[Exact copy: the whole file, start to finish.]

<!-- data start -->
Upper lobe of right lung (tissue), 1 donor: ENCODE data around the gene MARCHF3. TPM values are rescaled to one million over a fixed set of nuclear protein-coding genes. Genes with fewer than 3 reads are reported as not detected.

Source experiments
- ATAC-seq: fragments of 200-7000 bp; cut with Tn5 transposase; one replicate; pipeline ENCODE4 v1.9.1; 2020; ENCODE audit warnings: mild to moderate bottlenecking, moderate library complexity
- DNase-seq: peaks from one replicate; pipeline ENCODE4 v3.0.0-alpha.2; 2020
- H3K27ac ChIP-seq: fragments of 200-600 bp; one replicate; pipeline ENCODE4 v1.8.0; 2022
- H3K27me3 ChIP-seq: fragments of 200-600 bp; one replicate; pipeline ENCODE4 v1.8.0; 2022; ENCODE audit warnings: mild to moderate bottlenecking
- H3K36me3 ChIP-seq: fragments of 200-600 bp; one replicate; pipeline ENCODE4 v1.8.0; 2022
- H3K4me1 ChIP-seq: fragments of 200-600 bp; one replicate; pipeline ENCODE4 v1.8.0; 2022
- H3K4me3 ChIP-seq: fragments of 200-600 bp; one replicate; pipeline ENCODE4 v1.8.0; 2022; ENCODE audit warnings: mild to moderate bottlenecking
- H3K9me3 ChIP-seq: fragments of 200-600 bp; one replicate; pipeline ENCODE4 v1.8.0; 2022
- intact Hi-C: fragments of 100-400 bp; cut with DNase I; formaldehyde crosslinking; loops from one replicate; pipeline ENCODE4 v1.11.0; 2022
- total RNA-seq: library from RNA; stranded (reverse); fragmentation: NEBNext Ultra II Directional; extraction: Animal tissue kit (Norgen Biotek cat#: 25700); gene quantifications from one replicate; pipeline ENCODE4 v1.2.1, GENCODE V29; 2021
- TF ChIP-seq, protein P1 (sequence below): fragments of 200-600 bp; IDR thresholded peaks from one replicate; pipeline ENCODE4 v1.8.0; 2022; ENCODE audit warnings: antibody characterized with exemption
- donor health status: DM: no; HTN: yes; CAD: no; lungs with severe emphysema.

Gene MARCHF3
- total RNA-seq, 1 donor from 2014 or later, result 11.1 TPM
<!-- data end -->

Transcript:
Upper lobe of right lung (tissue), 1 donor: ENCODE data around the gene MARCHF3. TPM values are rescaled to one million over a fixed set of nuclear protein-coding genes. Genes with fewer than 3 reads are reported as not detected.

Source experiments
- ATAC-seq: fragments of 200-7000 bp; cut with Tn5 transposase; one replicate; pipeline ENCODE4 v1.9.1; 2020; ENCODE audit warnings: mild to moderate bottlenecking, moderate library complexity
- DNase-seq: peaks from one replicate; pipeline ENCODE4 v3.0.0-alpha.2; 2020
- H3K27ac ChIP-seq: fragments of 200-600 bp; one replicate; pipeline ENCODE4 v1.8.0; 2022
- H3K27me3 ChIP-seq: fragments of 200-600 bp; one replicate; pipeline ENCODE4 v1.8.0; 2022; ENCODE audit warnings: mild to moderate bottlenecking
- H3K36me3 ChIP-seq: fragments of 200-600 bp; one replicate; pipeline ENCODE4 v1.8.0; 2022
- H3K4me1 ChIP-seq: fragments of 200-600 bp; one replicate; pipeline ENCODE4 v1.8.0; 2022
- H3K4me3 ChIP-seq: fragments of 200-600 bp; one replicate; pipeline ENCODE4 v1.8.0; 2022; ENCODE audit warnings: mild to moderate bottlenecking
- H3K9me3 ChIP-seq: fragments of 200-600 bp; one replicate; pipeline ENCODE4 v1.8.0; 2022
- intact Hi-C: fragments of 100-400 bp; cut with DNase I; formaldehyde crosslinking; loops from one replicate; pipeline ENCODE4 v1.11.0; 2022
- total RNA-seq: library from RNA; stranded (reverse); fragmentation: NEBNext Ultra II Directional; extraction: Animal tissue kit (Norgen Biotek cat#: 25700); gene quantifications from one replicate; pipeline ENCODE4 v1.2.1, GENCODE V29; 2021
- TF ChIP-seq, protein P1 (sequence below): fragments of 200-600 bp; IDR thresholded peaks from one replicate; pipeline ENCODE4 v1.8.0; 2022; ENCODE audit warnings: antibody characterized with exemption
- donor health status: DM: no; HTN: yes; CAD: no; lungs with severe emphysema.

Gene MARCHF3
- total RNA-seq, 1 donor from 2014 or later, result 11.1 TPM